Enhertu (chemical name: fam-trastuzumab-deruxtecan-nxki) more than doubled the 12-month progression-free survival rate than Kadcyla (chemical name: T-DM1 or ado-trastuzumab emtansine) in people diagnosed with metastatic HER2-positive breast cancer that had been previously treated, according to results from the DESTINY-Breast03 study.
The research was presented on Sept. 18, 2021 at the European Society for Medical Oncology (ESMO) Congress 2021. Read the abstract of “Trastuzumab deruxtecan (T-DXd) vs trastuzumab emtansine (T-DM1) in patients (Pts) with HER2+ metastatic breast cancer (mBC): Results of the randomized phase III DESTINY-Breast03 study.”
The progression-free survival rate is the percentage of people who are alive without the cancer growing for the specified time period, which was 1 year for this study.
Enhertu is a targeted therapy made up of three parts:
- fam-trastuzumab: an anti-HER2 medicine that has the same basic structure as Herceptin (chemical name: trastuzumab)
- a topoisomerase I inhibitor chemotherapy called DXd: topoisomerase I inhibitors work by interfering with cancer cells’ ability to replicate
- a compound that links the fam-trastuzumab molecule to the topoisomerase I inhibitor chemotherapy molecule
Doctors call Enhertu an antibody-drug conjugate targeted therapy. The combination of the topoisomerase I inhibitor and the linking compound is called deruxtecan. The linking compound attaches (conjugates) the fam-trastuzumab to the topoisomerase I inhibitor chemotherapy.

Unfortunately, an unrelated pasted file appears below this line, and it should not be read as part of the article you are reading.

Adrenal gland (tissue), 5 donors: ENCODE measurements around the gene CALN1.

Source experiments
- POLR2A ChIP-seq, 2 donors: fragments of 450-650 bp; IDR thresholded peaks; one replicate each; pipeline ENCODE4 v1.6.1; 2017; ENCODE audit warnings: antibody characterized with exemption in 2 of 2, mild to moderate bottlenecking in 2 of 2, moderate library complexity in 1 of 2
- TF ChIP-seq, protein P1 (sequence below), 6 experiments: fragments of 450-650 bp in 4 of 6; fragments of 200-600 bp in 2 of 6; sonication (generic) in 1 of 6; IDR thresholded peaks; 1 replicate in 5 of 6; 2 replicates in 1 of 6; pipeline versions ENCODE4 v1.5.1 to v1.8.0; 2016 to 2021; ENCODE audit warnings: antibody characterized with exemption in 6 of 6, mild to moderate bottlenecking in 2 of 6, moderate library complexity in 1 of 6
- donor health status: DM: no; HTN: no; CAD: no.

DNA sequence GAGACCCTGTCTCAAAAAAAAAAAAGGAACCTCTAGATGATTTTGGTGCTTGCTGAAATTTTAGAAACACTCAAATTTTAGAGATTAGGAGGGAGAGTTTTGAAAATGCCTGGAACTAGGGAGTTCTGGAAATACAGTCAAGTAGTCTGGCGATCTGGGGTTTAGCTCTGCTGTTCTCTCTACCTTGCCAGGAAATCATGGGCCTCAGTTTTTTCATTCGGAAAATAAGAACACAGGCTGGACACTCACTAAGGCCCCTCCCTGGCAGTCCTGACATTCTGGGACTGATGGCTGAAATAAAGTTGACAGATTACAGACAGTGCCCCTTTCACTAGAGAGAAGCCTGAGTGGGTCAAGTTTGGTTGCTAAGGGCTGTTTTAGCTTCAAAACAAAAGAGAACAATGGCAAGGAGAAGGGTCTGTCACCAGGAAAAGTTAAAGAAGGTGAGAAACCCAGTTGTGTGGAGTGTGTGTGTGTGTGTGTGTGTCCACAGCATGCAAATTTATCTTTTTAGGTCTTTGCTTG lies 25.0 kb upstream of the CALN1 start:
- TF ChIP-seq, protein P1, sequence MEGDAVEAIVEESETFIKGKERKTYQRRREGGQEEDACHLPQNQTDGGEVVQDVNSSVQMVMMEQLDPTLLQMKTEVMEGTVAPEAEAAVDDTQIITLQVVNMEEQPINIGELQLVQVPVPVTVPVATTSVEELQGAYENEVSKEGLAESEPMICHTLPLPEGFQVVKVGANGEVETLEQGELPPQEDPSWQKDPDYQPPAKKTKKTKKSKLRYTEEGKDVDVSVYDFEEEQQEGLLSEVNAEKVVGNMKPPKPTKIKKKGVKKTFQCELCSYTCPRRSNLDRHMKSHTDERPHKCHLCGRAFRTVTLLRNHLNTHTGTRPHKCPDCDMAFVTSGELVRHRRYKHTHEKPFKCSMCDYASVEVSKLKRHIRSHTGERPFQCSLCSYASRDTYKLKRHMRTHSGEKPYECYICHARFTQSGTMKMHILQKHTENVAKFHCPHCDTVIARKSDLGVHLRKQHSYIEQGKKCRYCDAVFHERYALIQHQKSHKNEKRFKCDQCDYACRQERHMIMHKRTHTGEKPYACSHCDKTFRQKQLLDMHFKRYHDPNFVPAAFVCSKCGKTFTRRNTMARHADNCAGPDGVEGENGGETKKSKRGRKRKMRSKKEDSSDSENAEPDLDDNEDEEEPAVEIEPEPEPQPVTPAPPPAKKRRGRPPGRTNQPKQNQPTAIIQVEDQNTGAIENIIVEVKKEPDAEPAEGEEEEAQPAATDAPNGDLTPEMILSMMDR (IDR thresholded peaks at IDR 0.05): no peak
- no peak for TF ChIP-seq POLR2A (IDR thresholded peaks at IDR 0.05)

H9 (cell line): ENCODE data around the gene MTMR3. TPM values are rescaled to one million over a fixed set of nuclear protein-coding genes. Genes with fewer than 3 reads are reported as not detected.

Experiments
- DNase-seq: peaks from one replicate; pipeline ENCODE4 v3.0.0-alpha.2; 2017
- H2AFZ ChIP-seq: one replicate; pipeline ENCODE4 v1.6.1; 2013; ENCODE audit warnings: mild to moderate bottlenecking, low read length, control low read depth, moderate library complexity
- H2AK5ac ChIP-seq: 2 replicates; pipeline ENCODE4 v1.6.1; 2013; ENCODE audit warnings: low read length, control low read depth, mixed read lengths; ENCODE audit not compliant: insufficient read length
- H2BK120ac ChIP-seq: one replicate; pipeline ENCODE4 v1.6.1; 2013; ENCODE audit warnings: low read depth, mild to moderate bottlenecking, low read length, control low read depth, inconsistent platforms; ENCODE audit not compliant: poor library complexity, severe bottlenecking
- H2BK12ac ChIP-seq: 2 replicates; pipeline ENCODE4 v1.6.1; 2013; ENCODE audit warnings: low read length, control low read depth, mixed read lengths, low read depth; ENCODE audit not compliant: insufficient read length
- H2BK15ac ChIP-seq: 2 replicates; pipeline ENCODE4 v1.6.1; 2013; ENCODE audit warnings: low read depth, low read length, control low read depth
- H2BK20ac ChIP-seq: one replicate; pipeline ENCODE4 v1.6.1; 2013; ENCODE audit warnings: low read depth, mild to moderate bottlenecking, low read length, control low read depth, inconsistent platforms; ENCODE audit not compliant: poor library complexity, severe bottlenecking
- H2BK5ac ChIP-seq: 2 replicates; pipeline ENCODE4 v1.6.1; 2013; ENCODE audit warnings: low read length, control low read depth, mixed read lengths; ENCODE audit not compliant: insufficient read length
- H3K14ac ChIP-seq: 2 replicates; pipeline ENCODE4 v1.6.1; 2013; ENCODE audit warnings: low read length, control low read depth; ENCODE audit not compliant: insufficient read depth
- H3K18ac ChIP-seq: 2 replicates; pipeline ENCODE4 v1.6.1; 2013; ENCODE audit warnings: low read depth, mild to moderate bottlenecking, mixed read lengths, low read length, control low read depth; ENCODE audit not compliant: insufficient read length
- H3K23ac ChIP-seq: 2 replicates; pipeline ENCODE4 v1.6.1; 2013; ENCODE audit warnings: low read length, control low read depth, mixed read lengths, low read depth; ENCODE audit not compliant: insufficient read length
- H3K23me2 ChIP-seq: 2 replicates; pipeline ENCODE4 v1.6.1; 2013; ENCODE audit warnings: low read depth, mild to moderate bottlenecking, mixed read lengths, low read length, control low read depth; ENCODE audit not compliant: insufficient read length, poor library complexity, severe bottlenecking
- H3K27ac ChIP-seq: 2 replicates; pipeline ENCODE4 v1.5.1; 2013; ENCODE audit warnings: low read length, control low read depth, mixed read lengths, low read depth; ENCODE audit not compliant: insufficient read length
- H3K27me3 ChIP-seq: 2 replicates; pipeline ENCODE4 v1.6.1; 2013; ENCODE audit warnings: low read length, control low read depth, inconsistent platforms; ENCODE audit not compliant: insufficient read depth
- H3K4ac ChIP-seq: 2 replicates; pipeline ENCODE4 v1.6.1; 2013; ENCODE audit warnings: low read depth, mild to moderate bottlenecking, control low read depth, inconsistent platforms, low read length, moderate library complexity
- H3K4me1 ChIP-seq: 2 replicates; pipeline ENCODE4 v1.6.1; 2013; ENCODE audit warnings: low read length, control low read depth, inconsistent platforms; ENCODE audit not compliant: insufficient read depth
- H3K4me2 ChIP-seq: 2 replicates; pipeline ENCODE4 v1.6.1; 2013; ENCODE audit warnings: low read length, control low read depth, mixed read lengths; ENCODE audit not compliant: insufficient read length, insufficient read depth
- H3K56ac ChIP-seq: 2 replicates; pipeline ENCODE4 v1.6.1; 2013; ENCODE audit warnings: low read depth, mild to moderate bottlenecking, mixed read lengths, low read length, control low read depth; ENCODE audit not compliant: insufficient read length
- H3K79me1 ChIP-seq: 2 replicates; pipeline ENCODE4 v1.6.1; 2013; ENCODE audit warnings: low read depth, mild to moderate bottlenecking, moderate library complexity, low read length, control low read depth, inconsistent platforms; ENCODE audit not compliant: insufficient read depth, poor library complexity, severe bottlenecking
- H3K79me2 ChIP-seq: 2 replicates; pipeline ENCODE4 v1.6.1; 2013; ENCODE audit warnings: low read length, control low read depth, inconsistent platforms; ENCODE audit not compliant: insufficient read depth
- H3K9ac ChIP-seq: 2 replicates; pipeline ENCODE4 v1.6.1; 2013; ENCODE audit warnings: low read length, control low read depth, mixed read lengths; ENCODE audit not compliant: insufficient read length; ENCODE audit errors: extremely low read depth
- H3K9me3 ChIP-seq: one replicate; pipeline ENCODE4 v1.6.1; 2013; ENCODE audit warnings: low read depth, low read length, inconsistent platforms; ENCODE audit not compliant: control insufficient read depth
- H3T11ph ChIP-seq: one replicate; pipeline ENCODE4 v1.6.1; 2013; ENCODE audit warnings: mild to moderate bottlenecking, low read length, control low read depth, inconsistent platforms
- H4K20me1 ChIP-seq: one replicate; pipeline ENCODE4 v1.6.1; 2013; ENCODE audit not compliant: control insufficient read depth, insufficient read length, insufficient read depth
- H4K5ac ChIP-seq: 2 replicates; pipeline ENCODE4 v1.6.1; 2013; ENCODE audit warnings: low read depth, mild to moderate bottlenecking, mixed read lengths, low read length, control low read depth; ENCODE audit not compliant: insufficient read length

Enhertu is given intravenously, which means the medicine is delivered directly into your bloodstream through an IV or port. Enhertu usually is given every 3 weeks unless the cancer grows or unacceptable side effects develop.
In earlier studies, Enhertu was called T-DXd and DS-8201.
Enhertu is approved by the U.S. Food and Drug Administration (FDA) to treat unresectable or metastatic HER2-positive breast cancer that has been previously treated with two or more anti-HER2 treatment regimens.
Unresectable means the cancer can’t be removed with surgery.
Kadcyla is a combination of Herceptin and the chemotherapy medicine emtansine. Emtansine, like some other chemotherapy medicines, disrupts the way cells grow. Emtansine isn’t a targeted medicine, so it can affect healthy cells as well as cancer cells.
Kadcyla was designed to deliver emtansine to cancer cells in a targeted way by attaching emtansine to Herceptin. Herceptin then carries emtansine to the HER2-positive cancer cells.
Kadcyla is approved by the FDA to treat:
- HER2-positive, metastatic breast cancer that has previously been treated with Herceptin and a taxane chemotherapy
- early-stage HER2-positive breast cancer after surgery if residual disease is found after neoadjuvant (before surgery) treatment with Herceptin and taxane chemotherapy
About the study
The DESTINY-Breast03 study compared Enhertu and Kadcyla head-to-head as a second-line treatment for metastatic HER2-positive breast cancer that grows after being treated with an anti-HER2 medicine and taxane chemotherapy.